Madeleine McCann's parents Kate and Gerry suffer online abuse on tenth anniversary of her disappearance

Kate and Gerry McCann face criticism and anger a decade after their three-year-old child went missing 

Adam Lusher
Wednesday 03 May 2017 14:35 BST
Kate and Gerry McCann have been the subject of online speculation and abuse for ten years
Kate and Gerry McCann have been the subject of online speculation and abuse for ten years (PA)

Madeleine McCann’s parents are still facing a daily barrage of online abuse, 10 years to the day after their daughter’s disappearance.

Social media criticism of Kate and Gerry McCann, posted on the 10th anniversary of their three-year-old daughter going missing in Praia da Luz, Portugal, has included calls for them to be charged with child neglect, and unsubstantiated allegations that they accidentally killed Madeleine.

In apparent references to the fact that Madeleine went missing from the family’s holiday apartment while her mother and father dined at a tapas restaurant 50 yards away, successive twitter users have called the McCanns “vile”, “negligent” parents who “have only themselves to blame”.

The McCanns – who with their friends had been checking on their daughter every half- hour, have been called the ‘McScams’ and accused of lying about Madeleine’s disappearance.

One anonymous twitter user chose the tenth anniversary to post his theory that the McCanns accidentally killed their own daughter after giving Madeleine medicine so she slept while they went out.

This is despite the McCanns having shown as long ago as October 2007 that they had never sedated their children, by hiring forensic specialists to take hair samples from Madeleine’s younger brother and sister.

The McCanns also had their formal “arguido” (suspect) status lifted by Portugese police in July 2008.

Other 10th anniversary social media comments included claims the £11m Scotland Yard review of the case is “corrupt” and concerned only with establishing the parents’ innocence. Abuse has also been directed at the Sky News reporter who had confronted woman accused of posting online accusations directed at the McCanns, who later committed suicide.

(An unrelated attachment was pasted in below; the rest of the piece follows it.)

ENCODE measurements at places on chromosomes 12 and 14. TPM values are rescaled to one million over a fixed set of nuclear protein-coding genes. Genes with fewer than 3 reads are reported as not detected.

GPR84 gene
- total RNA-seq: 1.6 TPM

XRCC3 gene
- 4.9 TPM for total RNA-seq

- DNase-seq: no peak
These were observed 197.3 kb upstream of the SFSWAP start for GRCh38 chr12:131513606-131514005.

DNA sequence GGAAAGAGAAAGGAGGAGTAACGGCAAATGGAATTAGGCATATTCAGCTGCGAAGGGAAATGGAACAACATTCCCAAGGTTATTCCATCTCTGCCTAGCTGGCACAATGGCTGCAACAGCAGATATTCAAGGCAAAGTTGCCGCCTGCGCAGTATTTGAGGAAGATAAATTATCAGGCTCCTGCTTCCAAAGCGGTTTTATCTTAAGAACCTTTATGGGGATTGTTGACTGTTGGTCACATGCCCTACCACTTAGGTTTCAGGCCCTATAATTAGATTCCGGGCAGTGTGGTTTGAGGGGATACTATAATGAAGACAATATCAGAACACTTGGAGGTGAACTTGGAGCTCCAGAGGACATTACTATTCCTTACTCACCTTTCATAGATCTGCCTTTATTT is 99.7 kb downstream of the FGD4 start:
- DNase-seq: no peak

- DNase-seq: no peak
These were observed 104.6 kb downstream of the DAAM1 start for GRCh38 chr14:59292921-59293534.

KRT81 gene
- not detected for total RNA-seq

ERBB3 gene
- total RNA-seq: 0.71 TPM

It follows a decade of online hostility directed at the McCanns by some social media users.

Since their daughter disappeared, the couple have had to face implied threats which have included comments such as: “We need some numbers for some assassins”, “These two should burn in hell”, “I will supply the petrol”.

In an interview with the BBC’s Fiona Bruce last week, the McCanns said that they now avoided social media, and did their best to protect their twins from the online abuse.

Kate McCann said: "I think it has been shocking ... that aspect of human nature that I hadn't really encountered before. Because I think it's so far from how you would behave or people that you know would behave.”

She added: "It's been striking and quite hard really to get your head round. Because why would somebody write that? Why would somebody add to someone's upset - why would someone in a position of ignorance do something like that?"

In October 2014 Sky News reporter Martin Brunt approached Brenda Leyland, who under the twitter name Sweepyface had posted comments that included: “To Kate and Gerry, you will be hated by millions for the rest of your miserable, evil, conniving lives, have a nice day!"

Days later, Ms Leyland – whose tweets, it was later ruled, had not amounted to any sort of criminal offence - took her own life.

Mr Brunt remains the subject of online abuse, with some twitter users posting about him today - even though Sky did not name Ms Leyland in the footage it broadcast or give details of where she lived.

She was later named by other news outlets. The online abuse, however, has largely been reserved for Mr Brunt, despite him telling the inquest that he had been “devastated” by Ms Leyland’s death, had given her his contact details and kept her informed of Sky’s plans ahead of broadcast, and had been unaware she had a history of mental illness.

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